A co-worker of mine brings farm fresh eggs into work on a weekly basis. He sells them for an amazing price at $3.50 a dozen. Last week someone popped their head into the department and whispered loudly, “Have you got any eggs?”. “Why are we whispering?” I retorted. Oddly enough, I have noticed that it is quite common for people to side-step over to me at work and speak out of the corner of their mouths whilst asking if our fridge has any eggs in it presently. I didn’t really acknowledge the odd behaviour until this week.
Is this some sort of clandestine egg exchange? A black-market grocery op? Should I be trying to manipulate who gets the goods and who doesn’t in exchange for preferential treatment if I ever require an MRI or gastroscopy? (I work at a hospital). Maybe I’m just witnessing the people ‘in-the-know’ trying to keep the amazing deal on farm-fresh, free-range, organic, grass-fed eggies on the down-low? I think the chance to get local, healthy food options is rare and thus, maybe SHOULD be treated as an opportunity.
So it got me thinking about food and how my family eats. Then, as in all things, what you think about – you bring about. So I found myself finding and watching a few documentaries on Netflix about what we shove in our mouths daily in North America. I found information about cows steeped in feces with stomachs full of a strain of super E.coli. I found myself watching chickens that could not walk more than 3-4 steps without collapsing because their bones could not support their massive growth from genetic manipulation and forced growth. I found out that a chemical company that developed Agent Orange, now controls over 90% of soybean production in North America by using fear and patent legislation. I found out that the ideal diet for optimal health and weight loss is one that encourages massive amounts of fruits and vegetables, beans and legumes with meat only twice a week max and rarely ever milk or milk products.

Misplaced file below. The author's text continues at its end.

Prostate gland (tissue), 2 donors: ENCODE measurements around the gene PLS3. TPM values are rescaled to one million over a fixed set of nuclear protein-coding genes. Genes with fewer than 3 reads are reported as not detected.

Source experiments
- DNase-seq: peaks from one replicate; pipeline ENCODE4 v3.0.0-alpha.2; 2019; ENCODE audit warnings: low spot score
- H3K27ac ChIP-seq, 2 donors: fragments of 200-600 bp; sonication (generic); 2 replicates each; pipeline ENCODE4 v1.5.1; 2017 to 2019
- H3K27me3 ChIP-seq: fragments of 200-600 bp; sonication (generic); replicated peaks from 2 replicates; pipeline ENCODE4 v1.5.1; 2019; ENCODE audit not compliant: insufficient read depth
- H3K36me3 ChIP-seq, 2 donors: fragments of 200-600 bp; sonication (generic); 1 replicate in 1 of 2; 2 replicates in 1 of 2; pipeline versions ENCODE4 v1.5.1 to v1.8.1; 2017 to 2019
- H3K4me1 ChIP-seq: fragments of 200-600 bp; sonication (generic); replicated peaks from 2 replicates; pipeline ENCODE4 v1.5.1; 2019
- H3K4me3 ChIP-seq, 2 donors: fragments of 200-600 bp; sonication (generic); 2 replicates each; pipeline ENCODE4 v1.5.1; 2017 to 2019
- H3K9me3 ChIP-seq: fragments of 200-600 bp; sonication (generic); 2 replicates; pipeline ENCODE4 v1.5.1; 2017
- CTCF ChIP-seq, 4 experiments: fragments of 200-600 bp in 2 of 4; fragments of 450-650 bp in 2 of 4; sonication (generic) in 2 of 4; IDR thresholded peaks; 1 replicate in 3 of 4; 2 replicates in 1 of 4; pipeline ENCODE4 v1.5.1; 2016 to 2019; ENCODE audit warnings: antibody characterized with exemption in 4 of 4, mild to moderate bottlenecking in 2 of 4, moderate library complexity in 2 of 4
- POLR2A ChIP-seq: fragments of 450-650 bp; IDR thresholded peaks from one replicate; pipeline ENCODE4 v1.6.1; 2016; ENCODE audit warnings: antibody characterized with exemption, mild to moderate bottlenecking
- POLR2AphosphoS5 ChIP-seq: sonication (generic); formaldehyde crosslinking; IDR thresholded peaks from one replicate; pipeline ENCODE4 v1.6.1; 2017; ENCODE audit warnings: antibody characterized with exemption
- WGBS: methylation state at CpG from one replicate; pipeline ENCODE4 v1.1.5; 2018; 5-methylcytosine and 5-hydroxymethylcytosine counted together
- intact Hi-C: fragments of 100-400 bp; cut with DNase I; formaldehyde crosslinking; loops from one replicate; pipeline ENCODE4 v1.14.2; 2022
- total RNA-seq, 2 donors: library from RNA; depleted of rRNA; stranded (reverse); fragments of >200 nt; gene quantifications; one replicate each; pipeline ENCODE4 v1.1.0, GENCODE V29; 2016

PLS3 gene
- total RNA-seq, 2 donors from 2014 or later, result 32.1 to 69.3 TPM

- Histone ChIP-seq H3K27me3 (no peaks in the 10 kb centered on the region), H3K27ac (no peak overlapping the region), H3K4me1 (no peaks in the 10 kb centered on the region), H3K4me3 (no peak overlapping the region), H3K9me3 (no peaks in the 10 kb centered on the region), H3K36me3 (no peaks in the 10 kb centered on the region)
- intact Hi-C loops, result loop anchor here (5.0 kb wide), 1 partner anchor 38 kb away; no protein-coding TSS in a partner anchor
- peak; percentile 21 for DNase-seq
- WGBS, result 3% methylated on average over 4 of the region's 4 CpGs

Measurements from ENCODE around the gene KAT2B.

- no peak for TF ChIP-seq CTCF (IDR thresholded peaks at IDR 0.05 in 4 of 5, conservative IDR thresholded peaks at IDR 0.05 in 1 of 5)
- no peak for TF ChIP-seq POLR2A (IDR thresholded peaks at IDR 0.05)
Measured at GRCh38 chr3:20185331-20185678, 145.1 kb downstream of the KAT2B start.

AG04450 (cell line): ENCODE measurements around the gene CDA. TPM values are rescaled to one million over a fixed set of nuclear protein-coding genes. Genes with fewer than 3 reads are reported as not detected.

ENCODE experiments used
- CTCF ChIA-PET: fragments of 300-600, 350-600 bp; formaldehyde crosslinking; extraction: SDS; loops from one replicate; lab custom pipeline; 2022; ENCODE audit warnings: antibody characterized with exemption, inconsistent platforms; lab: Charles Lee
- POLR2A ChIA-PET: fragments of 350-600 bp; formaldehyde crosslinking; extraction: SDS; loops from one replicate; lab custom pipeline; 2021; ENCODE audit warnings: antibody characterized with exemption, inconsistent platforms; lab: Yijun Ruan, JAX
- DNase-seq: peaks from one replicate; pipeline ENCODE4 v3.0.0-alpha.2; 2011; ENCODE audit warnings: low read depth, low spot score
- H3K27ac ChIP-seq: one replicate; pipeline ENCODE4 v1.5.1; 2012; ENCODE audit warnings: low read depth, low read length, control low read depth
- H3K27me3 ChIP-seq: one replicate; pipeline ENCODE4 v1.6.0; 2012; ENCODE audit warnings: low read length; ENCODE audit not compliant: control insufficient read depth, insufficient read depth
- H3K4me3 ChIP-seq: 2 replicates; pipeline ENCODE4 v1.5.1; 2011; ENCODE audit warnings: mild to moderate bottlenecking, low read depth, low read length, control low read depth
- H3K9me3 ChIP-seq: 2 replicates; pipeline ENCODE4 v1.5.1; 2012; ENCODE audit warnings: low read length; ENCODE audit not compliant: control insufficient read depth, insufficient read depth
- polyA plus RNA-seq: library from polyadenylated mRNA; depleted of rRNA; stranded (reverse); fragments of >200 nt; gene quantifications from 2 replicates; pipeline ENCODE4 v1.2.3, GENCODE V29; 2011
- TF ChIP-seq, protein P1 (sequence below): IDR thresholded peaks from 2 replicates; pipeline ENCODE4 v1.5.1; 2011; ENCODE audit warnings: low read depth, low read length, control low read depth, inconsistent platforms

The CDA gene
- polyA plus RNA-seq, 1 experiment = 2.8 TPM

So, I am horrified. More due to the fact that I thought we were already eating healthy and making decent choices. I choose to eat organic and always avoid the ‘dirty dozen’ fruits and veggies. I occasionally buy organic meats as a treat. I am celiac and thus already making invested, learned choices about what goes in my shopping cart. I am mostly horrified by the thought of undoing the damage to my children as they have grown to accept their diet of boxed cereals (Whole Grain!), noodles with fake cheese (Organic with Real Cheese!) and sugar-laden granola bars (High Fiber -Low Fat!). I see now, more than I ever have, that food marketing is a joke, with no entitlement to honesty felt by any major food company.
So, as a consumer, what choice do I have? How can I impact the industry? Where do I go from here other than crawling under my fluffy duvet and crying out “I give up! What the hell are we supposed to eat?” You can bet your juicy July BBQ steak that I am not going back to the person I was before viewing these atrocities against animal and man on film.
So I decided to take control of my own eating habits. I will make slow changes for my family, but for myself, I am going for it. Here is my plan: